David-CullerDavid Culler
David Culler is the Associate Chair of the Department of Electrical Engineering and Computer Science at UC Berkeley. His research addresses networks of small, embedded wireless devices, planetary-scale internet services, parallel computer architecture, and high performance communication. He is one of the Berkeley faculty leading LoCal, a network architecture for localized electrical energy reduction, generation and sharing. He is the PI of Sensor Network Architecture and a former PI of the Network Embedded Systems Technology project. He is also involved in the Berkeley HydroWatch project, a multidisciplinary effort that will help us to better understand the hydrological cycle by instrumenting two large watersheds in Northern California with hundreds of sensors.  More

 

 


Chris-FieldChris Field
Chris Field is the founding director of the Carnegie Institution's Department of Global Ecology, Professor of Biology and Environmental Earth System Science at Stanford University, and Faculty Director of Stanford's Jasper Ridge Biological Preserve. Field’s research emphasizes impacts of climate change, from the molecular to the global scale. His work includes major field experiments on responses of California grassland to multi-factor global change, integrative studies on the global carbon cycle, and assessments of impacts of climate change on agriculture. He was a coordinating lead author for the fourth assessment report of the Intergovernmental Panel on Climate Change. In September, 2008, he was elected co-chair of working group 2 of the IPCC, and will lead the next IPCC assessment on climate change impacts, adaptation, and vulnerability. More

 

 


Graham-FleminGraham Fleming
Graham Fleming is Vice Chancellor for Research and Professor of Chemistry at the University of California, Berkeley. As Vice Chancellor for Research, Fleming has overall responsibility for the University of California, Berkeley research endeavor and exercises primary leadership in research policy, planning and administration for the Berkeley campus. Dr. Fleming, who served as Berkeley Lab's Deputy Director from 2005 through 2007, has been at the forefront of a major revolution in the biophysical sciences. Through joint appointments as Melvin Calvin Distinguished Professor of Chemistry at UC Berkeley, and Founding Director of both the Berkeley Lab's Physical Biosciences Division and UC Berkeley's California Institute for Quantitative Biosciences (QB3), he has re-shaped the intersection of physical and biological sciences, while maintaining his own ground-breaking investigations into ultrafast chemical and biological processes, in particular, the primary steps of photosynthesis. More

 


Harrison-FrakerHarrison Fraker
Harrison Fraker is a Professor of Architecture and Urban Design at UC Berkeley. He is recognized as a pioneer in passive solar, day-lighting and sustainable design research and teaching. He has pursued a career bridging innovative architecture and urban design education and practice. His research focuses on the design potential of sustainable systems and urban design principles for transit-oriented neighborhoods. He believes in integrating pragmatic and theoretical analysis to create new knowledge about the most critical environmental design challenges facing society. He is currently pursuing his beliefs through a whole systems design approach for entirely resource-self-sufficient, transit-oriented neighborhoods of 100,000 people in China. More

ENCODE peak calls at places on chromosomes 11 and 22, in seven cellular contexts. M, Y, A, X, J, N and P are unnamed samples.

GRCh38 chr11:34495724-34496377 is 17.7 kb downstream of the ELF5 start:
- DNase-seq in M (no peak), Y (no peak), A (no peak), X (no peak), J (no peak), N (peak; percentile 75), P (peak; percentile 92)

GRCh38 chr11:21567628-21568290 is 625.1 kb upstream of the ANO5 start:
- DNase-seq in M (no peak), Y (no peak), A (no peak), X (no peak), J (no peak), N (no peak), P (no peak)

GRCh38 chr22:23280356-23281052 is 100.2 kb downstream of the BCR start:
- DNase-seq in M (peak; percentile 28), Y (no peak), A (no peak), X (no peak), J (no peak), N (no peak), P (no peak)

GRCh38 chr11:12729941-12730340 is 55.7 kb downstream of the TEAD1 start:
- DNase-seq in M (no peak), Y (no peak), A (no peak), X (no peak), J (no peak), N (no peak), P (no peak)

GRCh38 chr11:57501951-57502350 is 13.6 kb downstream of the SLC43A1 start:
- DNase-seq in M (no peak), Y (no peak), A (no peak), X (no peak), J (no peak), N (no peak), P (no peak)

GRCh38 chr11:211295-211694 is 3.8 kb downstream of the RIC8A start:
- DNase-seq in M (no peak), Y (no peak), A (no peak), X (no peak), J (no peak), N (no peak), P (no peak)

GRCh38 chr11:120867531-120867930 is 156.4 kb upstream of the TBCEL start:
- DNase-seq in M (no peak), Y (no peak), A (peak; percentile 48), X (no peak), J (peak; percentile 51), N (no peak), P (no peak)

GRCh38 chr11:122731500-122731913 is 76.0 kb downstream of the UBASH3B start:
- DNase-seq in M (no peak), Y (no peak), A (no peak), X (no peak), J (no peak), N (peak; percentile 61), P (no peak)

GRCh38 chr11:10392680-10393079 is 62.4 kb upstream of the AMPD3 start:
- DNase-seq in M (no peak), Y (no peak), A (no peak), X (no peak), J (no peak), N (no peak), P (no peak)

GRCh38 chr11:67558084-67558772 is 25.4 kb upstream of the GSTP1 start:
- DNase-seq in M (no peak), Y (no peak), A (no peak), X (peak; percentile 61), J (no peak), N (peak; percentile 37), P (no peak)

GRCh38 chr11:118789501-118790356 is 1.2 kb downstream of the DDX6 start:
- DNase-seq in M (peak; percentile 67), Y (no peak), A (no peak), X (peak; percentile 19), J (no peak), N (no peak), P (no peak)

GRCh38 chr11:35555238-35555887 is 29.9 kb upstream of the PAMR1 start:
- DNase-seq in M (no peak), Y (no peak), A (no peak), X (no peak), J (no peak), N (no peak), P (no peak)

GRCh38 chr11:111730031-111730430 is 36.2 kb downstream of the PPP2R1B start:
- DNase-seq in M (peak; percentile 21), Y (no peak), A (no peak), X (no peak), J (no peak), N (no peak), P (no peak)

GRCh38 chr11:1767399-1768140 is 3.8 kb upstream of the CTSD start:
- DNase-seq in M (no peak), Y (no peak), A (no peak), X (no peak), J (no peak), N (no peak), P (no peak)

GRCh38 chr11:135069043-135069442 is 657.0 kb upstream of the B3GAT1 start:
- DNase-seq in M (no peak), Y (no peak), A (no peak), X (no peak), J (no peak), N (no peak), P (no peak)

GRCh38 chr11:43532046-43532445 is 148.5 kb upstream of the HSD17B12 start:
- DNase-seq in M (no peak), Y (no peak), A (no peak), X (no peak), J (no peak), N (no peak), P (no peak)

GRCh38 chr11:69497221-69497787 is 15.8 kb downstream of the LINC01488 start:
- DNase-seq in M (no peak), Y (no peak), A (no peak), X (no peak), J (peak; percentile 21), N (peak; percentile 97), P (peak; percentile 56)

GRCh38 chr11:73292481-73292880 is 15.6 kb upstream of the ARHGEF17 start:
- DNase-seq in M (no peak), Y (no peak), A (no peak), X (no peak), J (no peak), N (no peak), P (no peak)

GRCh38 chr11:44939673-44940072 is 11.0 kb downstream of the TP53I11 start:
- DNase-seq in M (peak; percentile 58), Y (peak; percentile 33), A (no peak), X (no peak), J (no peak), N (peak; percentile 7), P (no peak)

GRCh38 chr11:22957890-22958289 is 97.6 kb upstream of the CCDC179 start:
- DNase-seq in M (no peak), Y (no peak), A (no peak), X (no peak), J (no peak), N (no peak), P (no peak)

Inez-Fung.gifInez Fung
Inez Fung is a Professor of Atmospheric Science at UC Berkeley and the Faculty Director of the Berkeley Institute of the Environment. Her research interests include the many aspects of biosphere-atmosphere interaction, with the goal of gaining predictive capability of how atmospheric composition may evolve in the future. The present and past variations in atmospheric composition contain information about how sensitive the atmosphere and biosphere, separately and together, are to natural climate fluctuations. This sets the stage for detecting and evaluating the extent the system have been and will be altered by human action. More

 

 


Dian-GrueneichDian M. Grueneich
Dian M. Grueneich has served on the California Public Utilities Commission (CPUC) since 2005.  She is a nationally recognized expert in energy and environmental issues, with over 30 years experience.  At the CPUC, she focuses on transmission planning and permitting, energy efficiency, climate change, renewable energy resources, and low income consumer issues. Grueneich is the lead Commissioner on transmission issues at the CPUC, overseeing the permitting of several significant transmission lines during her tenure. She has also been the lead Commissioner on energy efficiency, overseeing the 3-year, $2.7 billion energy efficiency program of the California investor-owned utilities. Addressing the utility needs of low-income consumers is a top priority for Grueneich, and she has served as the Commission-appointee to California’s Low Income Oversight Board since 2005. More

 


Dan-KammenDan Kammen
Dan Kammen is the Class of 1935 Distinguished Professor of Energy at UC Berkeley, where he holds appointments in the Energy and Resources Group, the Goldman School of Public Policy, and the Department of Nuclear Engineering. Kammen is the founding director of the Renewable and Appropriate Energy Laboratory and the Director of the Transportation Sustainability Research Center.  Prior to joining UC Berkeley Kammen was Professor and Chair of the Science, Technology and Environmental Policy in the Woodrow Wilson School of Public and International Affairs at Princeton University.  Daniel Kammen is a coordinating lead author for the Intergovernmental Panel on Climate Change (IPCC). More

 

 


http://dev-vcresearch.chapterthree.com/sites/default/files/inline-images/Jay-Keasling_1.jpgJay Keasling
Jay Keasling is the Hubbard Howe Jr. Distinguished Professor of Biochemical Engineering at UC Berkeley, the Director of the Synthetic Biology Engineering Center (SynBERC) and the CEO of the Joint BioEnergy Institute. Keasling is a leader in the field of synthetic biology with breakthrough discoveries relevant to affordable treatments for malaria, AIDS, and cancer as well as discoveries of new fuel resources. As the CEO of the Joint BioEnergy Institute Keasling leads a team of researchers that work on efficient conversion into fuels of lignocellulosic biomass, the most abundant organic material on the planet. More